The main players within the adaptive immune system—the B and T lymphocytes—have distinct functional roles upon encounter with antigen. B cells produce soluble proteins called antibodies, which can neutralize or otherwise inactivate pathogens that are present within the blood. T cells, on the other hand, are unable to recognize “free” antigen, and can only recognize pathogens that have already infected other cells. In the case of a viral infection, for example, the infected cells become decorated with components of the virus, indicating to the immune system that the cell is no longer normal and must be eliminated. Those cytotoxic T cells whose receptors recognize the specific viral antigens on the surface of the infected cell become activated and then undergo massive cell division, migrate into the tissues, where they actually kill infected or otherwise abnormal cells, thereby controlling the infection. Once the antigen-specific T cells complete their function, most of the expanded cell population dies by apoptosis, leaving only a few memory cells to handle possible future encounters with the same antigen. Thus, proliferation and the ability to undergo repeated rounds of clonal expansion is a critical feature of effective T lymphocyte function.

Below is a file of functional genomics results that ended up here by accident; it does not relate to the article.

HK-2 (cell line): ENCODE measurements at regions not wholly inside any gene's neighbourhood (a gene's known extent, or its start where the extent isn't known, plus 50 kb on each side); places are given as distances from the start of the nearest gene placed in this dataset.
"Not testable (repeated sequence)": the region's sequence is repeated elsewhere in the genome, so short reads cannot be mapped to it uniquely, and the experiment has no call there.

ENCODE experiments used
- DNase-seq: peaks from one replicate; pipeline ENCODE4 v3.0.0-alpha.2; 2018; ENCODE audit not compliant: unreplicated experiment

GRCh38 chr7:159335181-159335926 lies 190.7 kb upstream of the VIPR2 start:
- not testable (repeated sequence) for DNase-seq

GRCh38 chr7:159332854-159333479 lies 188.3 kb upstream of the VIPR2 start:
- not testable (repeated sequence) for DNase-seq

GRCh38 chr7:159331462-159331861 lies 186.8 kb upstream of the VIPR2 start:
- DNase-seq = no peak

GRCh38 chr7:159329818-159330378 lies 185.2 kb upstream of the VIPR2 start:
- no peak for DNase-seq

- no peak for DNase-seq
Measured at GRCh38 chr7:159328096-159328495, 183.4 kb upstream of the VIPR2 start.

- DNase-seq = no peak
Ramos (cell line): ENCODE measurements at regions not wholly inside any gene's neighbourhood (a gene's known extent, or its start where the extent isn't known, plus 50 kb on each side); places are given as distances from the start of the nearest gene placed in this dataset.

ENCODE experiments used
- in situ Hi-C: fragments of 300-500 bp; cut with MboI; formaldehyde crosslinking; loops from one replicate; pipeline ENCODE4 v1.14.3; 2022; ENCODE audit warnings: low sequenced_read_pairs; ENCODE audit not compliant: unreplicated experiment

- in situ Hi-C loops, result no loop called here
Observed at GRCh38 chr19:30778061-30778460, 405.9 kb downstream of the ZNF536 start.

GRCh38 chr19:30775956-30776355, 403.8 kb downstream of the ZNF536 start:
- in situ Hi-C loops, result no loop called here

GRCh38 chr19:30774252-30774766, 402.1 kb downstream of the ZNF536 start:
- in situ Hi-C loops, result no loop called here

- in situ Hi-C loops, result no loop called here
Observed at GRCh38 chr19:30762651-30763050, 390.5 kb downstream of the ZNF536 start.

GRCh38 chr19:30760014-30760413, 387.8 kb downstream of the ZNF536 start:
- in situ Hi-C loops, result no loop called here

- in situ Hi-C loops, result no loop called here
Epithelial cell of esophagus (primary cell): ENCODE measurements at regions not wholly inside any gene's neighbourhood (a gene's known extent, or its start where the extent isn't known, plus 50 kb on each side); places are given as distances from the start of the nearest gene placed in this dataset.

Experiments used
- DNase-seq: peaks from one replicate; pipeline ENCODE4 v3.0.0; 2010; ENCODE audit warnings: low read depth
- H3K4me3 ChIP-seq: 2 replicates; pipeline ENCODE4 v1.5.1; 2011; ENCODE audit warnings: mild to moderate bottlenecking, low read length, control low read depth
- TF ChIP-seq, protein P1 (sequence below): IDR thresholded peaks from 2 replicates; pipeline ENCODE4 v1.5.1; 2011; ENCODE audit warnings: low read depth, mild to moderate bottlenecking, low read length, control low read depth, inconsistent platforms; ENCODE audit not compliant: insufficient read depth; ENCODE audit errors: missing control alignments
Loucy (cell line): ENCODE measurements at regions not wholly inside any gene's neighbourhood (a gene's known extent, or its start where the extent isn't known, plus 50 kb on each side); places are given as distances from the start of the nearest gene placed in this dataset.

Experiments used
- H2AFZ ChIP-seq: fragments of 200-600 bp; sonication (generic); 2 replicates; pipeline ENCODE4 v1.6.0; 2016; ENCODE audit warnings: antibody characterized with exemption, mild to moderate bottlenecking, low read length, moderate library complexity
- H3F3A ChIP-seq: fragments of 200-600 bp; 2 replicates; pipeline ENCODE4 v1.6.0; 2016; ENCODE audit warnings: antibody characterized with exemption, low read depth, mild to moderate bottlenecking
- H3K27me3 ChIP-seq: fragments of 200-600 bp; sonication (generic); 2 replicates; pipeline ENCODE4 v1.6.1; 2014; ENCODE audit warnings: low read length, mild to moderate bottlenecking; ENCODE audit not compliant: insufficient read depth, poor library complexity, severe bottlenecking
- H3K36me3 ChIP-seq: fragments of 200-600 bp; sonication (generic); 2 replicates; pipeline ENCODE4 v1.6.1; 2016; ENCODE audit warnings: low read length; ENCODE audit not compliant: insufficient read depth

In order to mimic the in vivo biology of age-related changes in human cytotoxic (CD8) T lymphocytes, we have developed a cell culture system that allows longitudinal analysis of the same population of cells over time. The basic protocol of our in vitro model is to isolate peripheral blood mononuclear cells from venous blood samples, and to stimulate the cells with either irradiated foreign (allogeneic) tumor cells, with antibodies to the T cell receptor, or with viral antigens (Dagarag, Evazyan, Rao, & Effros R.B., 2004). Irrespective of the mode of stimulation, after a period of 2-3 weeks, the vigorous cell proliferation subsides, and the cells became quiescent. The cycle of stimulation-proliferation-quiescence is repeated multiple times until the culture reaches an irreversible final stage of quiescence that cannot be overcome by further stimulation or by the addition of growth factors (Perillo, Naeim, Walford, & Effros, 1993; Perillo, Walford, Newman, & Effros, 1989). This terminal state is known as replicative senescence. The overall finding from numerous different laboratories, using a variety of modes of stimulation, is that human T cells are able to undergo a limited number of replications, after which they cease dividing (Adibzadeh, Pohla, Rehbein, & Pawelec, 1996; Perillo et al., 1989). It is important to note that this end stage of replicative senescence does not imply loss of viability. Indeed, with appropriate feeding, senescent cells remain viable and metabolically active for several months (Wang, Lee, & Pandey, 1994; Spaulding, Guo, & Effros, 1999). Moreover, despite the emphasis on replication, the functional, genetic and phenotypic alterations associated with senescence may be at least as important to the biology of cells as the inability to proliferate (Campisi, 1997).